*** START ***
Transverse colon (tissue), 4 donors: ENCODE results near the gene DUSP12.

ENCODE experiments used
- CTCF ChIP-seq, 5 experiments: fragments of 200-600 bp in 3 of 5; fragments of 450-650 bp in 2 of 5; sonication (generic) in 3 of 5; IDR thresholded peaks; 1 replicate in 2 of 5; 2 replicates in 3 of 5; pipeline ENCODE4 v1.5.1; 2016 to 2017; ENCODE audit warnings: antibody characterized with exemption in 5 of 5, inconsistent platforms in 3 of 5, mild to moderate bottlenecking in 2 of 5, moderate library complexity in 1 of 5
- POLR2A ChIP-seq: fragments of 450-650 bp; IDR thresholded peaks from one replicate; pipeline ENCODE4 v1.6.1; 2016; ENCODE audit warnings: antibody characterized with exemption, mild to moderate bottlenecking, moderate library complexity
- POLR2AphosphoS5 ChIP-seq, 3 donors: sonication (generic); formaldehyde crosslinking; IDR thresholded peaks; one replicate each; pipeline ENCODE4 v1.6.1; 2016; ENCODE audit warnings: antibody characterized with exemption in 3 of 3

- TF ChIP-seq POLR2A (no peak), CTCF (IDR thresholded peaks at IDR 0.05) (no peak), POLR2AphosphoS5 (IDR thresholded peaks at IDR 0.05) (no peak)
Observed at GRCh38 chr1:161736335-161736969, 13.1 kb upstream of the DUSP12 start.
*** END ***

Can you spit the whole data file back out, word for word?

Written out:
Transverse colon (tissue), 4 donors: ENCODE results near the gene DUSP12.

ENCODE experiments used
- CTCF ChIP-seq, 5 experiments: fragments of 200-600 bp in 3 of 5; fragments of 450-650 bp in 2 of 5; sonication (generic) in 3 of 5; IDR thresholded peaks; 1 replicate in 2 of 5; 2 replicates in 3 of 5; pipeline ENCODE4 v1.5.1; 2016 to 2017; ENCODE audit warnings: antibody characterized with exemption in 5 of 5, inconsistent platforms in 3 of 5, mild to moderate bottlenecking in 2 of 5, moderate library complexity in 1 of 5
- POLR2A ChIP-seq: fragments of 450-650 bp; IDR thresholded peaks from one replicate; pipeline ENCODE4 v1.6.1; 2016; ENCODE audit warnings: antibody characterized with exemption, mild to moderate bottlenecking, moderate library complexity
- POLR2AphosphoS5 ChIP-seq, 3 donors: sonication (generic); formaldehyde crosslinking; IDR thresholded peaks; one replicate each; pipeline ENCODE4 v1.6.1; 2016; ENCODE audit warnings: antibody characterized with exemption in 3 of 3

- TF ChIP-seq POLR2A (no peak), CTCF (IDR thresholded peaks at IDR 0.05) (no peak), POLR2AphosphoS5 (IDR thresholded peaks at IDR 0.05) (no peak)
Observed at GRCh38 chr1:161736335-161736969, 13.1 kb upstream of the DUSP12 start.